PITTSBURGH (KDKA) — The heads of Carnegie Mellon University, the University of Pittsburgh, and UPMC unveiled the Pittsburgh Health Data Alliance on Monday morning.

The Alliance is a collaboration designed to transform the world’s use of medical technology by patients and health professionals.

“My colleagues at UPMC will now kill me for saying this,” UPMC CEO Jeffrey Romoff said in response to a question from KDKA money editor Jon Delano.

“We will be thinking about doctor-less health care. That’s a radical statement. I don’t mean it quite the way I say it, but I want to give you the sense of how dramatic this is,” added Romoff.

Romoff says the future involves dramatic change for all.

“The majority of health care that everybody receives will be accessible on their handheld devices,” he added.

Using applications on smartphones in life-saving ways will be developed by teams at Pitt and CMU.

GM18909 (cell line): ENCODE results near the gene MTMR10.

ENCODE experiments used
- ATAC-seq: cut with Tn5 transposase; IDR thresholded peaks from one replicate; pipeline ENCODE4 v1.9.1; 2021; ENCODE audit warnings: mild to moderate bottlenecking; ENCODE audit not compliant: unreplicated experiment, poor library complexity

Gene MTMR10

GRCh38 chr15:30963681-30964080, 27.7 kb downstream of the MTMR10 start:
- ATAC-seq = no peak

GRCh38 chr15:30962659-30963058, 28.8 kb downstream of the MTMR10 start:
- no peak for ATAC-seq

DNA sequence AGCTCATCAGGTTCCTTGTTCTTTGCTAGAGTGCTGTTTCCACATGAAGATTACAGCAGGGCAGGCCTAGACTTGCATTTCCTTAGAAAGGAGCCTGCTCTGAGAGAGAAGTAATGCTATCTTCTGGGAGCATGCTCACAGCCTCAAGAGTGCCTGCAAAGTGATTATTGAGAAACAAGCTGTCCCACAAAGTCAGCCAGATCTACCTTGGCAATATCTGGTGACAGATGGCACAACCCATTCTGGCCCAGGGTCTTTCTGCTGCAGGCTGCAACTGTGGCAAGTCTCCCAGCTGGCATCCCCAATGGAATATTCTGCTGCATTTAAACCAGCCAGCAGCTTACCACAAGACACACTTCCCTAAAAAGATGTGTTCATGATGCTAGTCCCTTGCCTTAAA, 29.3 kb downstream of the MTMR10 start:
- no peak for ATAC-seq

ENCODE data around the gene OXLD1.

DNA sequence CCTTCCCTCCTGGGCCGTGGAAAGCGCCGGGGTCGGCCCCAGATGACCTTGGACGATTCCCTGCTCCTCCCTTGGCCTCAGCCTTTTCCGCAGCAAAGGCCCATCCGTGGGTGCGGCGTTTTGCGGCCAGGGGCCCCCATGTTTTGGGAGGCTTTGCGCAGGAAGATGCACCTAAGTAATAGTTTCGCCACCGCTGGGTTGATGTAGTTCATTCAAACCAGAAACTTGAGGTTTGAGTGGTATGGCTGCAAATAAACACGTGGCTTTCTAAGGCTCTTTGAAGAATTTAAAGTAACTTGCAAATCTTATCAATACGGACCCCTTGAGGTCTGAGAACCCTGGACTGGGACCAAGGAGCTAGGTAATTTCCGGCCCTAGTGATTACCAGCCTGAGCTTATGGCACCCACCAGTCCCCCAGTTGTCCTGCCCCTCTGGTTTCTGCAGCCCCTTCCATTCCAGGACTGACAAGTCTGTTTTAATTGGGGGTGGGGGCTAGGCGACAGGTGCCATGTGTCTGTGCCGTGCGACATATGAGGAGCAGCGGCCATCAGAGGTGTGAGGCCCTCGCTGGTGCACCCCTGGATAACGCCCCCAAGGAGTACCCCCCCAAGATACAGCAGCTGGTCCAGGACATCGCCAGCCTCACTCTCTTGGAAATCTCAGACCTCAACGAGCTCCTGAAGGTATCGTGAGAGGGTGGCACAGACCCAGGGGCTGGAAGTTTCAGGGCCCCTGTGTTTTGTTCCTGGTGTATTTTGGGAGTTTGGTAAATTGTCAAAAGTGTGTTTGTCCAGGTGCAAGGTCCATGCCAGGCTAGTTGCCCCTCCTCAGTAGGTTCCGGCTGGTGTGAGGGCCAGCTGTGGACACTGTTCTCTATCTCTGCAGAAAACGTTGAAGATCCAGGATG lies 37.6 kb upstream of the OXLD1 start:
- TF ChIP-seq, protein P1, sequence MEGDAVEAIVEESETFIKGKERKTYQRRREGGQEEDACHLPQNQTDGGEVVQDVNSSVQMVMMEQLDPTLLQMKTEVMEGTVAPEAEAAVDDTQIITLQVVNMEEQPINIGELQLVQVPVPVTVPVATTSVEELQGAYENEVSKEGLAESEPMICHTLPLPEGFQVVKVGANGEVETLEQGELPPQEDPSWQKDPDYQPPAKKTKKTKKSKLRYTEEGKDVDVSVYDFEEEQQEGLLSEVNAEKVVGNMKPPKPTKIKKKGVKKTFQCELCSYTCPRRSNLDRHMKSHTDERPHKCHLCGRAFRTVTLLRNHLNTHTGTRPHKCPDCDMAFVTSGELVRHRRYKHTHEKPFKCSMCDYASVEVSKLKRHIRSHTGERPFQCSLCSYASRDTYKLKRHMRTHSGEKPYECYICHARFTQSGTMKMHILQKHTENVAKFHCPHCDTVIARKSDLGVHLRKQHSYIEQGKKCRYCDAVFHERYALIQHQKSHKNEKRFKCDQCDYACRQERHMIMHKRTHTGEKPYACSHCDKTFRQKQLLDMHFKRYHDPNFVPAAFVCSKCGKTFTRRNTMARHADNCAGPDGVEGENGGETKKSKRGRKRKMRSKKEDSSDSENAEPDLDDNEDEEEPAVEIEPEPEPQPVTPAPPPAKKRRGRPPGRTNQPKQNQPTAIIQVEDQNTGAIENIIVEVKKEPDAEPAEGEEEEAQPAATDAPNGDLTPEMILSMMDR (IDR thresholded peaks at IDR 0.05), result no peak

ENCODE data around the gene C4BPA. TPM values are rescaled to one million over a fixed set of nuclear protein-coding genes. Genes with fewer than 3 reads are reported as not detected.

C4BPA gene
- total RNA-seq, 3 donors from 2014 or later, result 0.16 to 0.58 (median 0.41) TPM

“If a patient has an organ transplant that’s about to fail, is there a way for the doctor to get advance notice, perhaps through the device?” asked Dr. Subra Suresh, president of CMU.

Smartphones have already taken baby steps in this direction, as Mayor Bill Peduto joked, looking at his phone.

“835 steps. It’s been a very slow day. I can get my heart rate,” he said.

So, instead of googling generic health questions for generic answers, it becomes personal.

“The technological goal here is that you can ask questions about health to the cloud, to a search engine, to your smartphone and expect a very sensible useful answer back,” said Dr. Andrew Moore, the dean of Computer Science at CMU.

Whenever you talk about the collection of big data, especially personal medical information, it’s no wonder a lot of people will worry about privacy.

But this Data Alliance says, don’t worry. Technology may strengthen HIPAA privacy laws.

“What we will be able to do as we work with the Alliance is bring to bear also some of the policy and technical expertise at Pitt and CMU to build a data platform that is even more secure,” said Dr. Patrick Gallagher, Pitt’s chancellor.

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